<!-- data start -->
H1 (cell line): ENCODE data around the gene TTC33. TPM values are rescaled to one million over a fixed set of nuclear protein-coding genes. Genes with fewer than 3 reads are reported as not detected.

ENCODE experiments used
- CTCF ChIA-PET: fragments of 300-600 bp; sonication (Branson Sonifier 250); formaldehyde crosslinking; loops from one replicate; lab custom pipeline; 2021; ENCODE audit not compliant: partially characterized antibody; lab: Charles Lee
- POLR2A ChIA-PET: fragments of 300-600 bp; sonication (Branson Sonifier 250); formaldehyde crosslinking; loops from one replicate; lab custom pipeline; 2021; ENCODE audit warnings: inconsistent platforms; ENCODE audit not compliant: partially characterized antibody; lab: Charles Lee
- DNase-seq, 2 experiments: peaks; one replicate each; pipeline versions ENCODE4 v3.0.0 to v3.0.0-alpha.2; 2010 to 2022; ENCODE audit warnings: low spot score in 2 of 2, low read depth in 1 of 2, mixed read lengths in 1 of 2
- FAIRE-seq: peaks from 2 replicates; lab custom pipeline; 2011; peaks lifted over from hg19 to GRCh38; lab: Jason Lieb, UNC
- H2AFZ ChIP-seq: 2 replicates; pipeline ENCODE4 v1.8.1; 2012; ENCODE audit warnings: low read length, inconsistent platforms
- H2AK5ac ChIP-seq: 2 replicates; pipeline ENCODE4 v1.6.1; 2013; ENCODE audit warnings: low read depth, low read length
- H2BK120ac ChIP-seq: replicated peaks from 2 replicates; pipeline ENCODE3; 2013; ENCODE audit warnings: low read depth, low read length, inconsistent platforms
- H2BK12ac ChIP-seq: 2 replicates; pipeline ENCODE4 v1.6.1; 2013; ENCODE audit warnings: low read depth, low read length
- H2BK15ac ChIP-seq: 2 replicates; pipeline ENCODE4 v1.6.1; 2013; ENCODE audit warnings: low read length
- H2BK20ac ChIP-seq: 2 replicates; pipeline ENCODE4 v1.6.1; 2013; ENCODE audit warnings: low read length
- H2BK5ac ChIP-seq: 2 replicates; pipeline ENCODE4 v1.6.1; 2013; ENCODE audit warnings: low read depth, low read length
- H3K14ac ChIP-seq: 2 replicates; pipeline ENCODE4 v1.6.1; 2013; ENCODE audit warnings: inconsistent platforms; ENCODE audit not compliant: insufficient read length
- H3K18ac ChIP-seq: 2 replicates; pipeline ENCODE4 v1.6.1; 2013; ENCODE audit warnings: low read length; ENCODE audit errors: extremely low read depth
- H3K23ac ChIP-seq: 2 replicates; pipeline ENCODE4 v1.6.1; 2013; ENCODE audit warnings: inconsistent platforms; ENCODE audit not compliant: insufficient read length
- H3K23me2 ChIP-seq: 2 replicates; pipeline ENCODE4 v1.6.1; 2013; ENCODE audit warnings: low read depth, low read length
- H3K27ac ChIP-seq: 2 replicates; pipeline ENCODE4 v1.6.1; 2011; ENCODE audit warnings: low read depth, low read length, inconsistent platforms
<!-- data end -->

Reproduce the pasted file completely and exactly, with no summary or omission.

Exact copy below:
H1 (cell line): ENCODE data around the gene TTC33. TPM values are rescaled to one million over a fixed set of nuclear protein-coding genes. Genes with fewer than 3 reads are reported as not detected.

ENCODE experiments used
- CTCF ChIA-PET: fragments of 300-600 bp; sonication (Branson Sonifier 250); formaldehyde crosslinking; loops from one replicate; lab custom pipeline; 2021; ENCODE audit not compliant: partially characterized antibody; lab: Charles Lee
- POLR2A ChIA-PET: fragments of 300-600 bp; sonication (Branson Sonifier 250); formaldehyde crosslinking; loops from one replicate; lab custom pipeline; 2021; ENCODE audit warnings: inconsistent platforms; ENCODE audit not compliant: partially characterized antibody; lab: Charles Lee
- DNase-seq, 2 experiments: peaks; one replicate each; pipeline versions ENCODE4 v3.0.0 to v3.0.0-alpha.2; 2010 to 2022; ENCODE audit warnings: low spot score in 2 of 2, low read depth in 1 of 2, mixed read lengths in 1 of 2
- FAIRE-seq: peaks from 2 replicates; lab custom pipeline; 2011; peaks lifted over from hg19 to GRCh38; lab: Jason Lieb, UNC
- H2AFZ ChIP-seq: 2 replicates; pipeline ENCODE4 v1.8.1; 2012; ENCODE audit warnings: low read length, inconsistent platforms
- H2AK5ac ChIP-seq: 2 replicates; pipeline ENCODE4 v1.6.1; 2013; ENCODE audit warnings: low read depth, low read length
- H2BK120ac ChIP-seq: replicated peaks from 2 replicates; pipeline ENCODE3; 2013; ENCODE audit warnings: low read depth, low read length, inconsistent platforms
- H2BK12ac ChIP-seq: 2 replicates; pipeline ENCODE4 v1.6.1; 2013; ENCODE audit warnings: low read depth, low read length
- H2BK15ac ChIP-seq: 2 replicates; pipeline ENCODE4 v1.6.1; 2013; ENCODE audit warnings: low read length
- H2BK20ac ChIP-seq: 2 replicates; pipeline ENCODE4 v1.6.1; 2013; ENCODE audit warnings: low read length
- H2BK5ac ChIP-seq: 2 replicates; pipeline ENCODE4 v1.6.1; 2013; ENCODE audit warnings: low read depth, low read length
- H3K14ac ChIP-seq: 2 replicates; pipeline ENCODE4 v1.6.1; 2013; ENCODE audit warnings: inconsistent platforms; ENCODE audit not compliant: insufficient read length
- H3K18ac ChIP-seq: 2 replicates; pipeline ENCODE4 v1.6.1; 2013; ENCODE audit warnings: low read length; ENCODE audit errors: extremely low read depth
- H3K23ac ChIP-seq: 2 replicates; pipeline ENCODE4 v1.6.1; 2013; ENCODE audit warnings: inconsistent platforms; ENCODE audit not compliant: insufficient read length
- H3K23me2 ChIP-seq: 2 replicates; pipeline ENCODE4 v1.6.1; 2013; ENCODE audit warnings: low read depth, low read length
- H3K27ac ChIP-seq: 2 replicates; pipeline ENCODE4 v1.6.1; 2011; ENCODE audit warnings: low read depth, low read length, inconsistent platforms